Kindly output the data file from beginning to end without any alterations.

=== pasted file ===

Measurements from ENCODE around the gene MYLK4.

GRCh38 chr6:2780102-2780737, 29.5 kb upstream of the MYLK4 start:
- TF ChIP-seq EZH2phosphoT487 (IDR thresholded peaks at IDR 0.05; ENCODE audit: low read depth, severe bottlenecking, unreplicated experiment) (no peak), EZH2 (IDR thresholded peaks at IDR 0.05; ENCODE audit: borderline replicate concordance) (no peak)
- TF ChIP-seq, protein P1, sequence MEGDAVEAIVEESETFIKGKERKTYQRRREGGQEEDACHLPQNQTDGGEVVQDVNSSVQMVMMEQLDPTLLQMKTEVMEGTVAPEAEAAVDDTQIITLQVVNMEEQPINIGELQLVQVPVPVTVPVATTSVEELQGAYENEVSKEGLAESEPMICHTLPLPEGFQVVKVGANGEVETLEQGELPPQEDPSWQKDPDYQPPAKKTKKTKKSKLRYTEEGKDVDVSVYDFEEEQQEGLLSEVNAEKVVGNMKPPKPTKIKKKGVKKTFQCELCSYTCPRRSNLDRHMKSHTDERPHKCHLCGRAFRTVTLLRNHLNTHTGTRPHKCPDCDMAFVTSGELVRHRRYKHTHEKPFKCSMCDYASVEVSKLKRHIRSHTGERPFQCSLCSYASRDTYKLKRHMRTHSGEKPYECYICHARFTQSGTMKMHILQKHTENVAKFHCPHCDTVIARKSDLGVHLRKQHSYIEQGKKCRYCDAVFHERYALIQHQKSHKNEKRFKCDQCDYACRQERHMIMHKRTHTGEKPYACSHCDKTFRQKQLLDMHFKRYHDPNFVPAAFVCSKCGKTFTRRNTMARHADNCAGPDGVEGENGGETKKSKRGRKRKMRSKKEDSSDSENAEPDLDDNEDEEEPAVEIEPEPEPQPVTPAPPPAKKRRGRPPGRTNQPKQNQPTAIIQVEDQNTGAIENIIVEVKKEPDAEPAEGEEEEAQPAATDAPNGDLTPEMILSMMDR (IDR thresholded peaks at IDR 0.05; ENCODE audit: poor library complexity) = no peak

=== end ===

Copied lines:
Measurements from ENCODE around the gene MYLK4.

GRCh38 chr6:2780102-2780737, 29.5 kb upstream of the MYLK4 start:
- TF ChIP-seq EZH2phosphoT487 (IDR thresholded peaks at IDR 0.05; ENCODE audit: low read depth, severe bottlenecking, unreplicated experiment) (no peak), EZH2 (IDR thresholded peaks at IDR 0.05; ENCODE audit: borderline replicate concordance) (no peak)
- TF ChIP-seq, protein P1, sequence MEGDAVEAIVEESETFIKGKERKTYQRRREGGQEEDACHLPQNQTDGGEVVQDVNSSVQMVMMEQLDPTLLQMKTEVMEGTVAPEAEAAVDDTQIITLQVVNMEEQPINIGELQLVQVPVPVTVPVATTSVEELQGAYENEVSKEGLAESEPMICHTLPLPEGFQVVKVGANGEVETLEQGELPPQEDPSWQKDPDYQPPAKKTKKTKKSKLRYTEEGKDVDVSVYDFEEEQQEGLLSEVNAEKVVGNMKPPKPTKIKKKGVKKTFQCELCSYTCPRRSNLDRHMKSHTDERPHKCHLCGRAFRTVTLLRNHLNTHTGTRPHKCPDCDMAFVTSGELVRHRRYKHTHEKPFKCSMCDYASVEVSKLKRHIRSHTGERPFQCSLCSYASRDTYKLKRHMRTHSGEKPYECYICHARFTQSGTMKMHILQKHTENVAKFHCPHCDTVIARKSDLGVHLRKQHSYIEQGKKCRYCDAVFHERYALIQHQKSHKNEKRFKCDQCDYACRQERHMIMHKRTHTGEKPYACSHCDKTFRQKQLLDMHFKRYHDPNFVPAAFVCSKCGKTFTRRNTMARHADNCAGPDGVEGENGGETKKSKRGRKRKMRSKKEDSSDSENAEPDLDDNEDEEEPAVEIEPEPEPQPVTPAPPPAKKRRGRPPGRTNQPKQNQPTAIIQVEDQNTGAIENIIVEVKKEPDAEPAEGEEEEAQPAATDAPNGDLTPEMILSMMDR (IDR thresholded peaks at IDR 0.05; ENCODE audit: poor library complexity) = no peak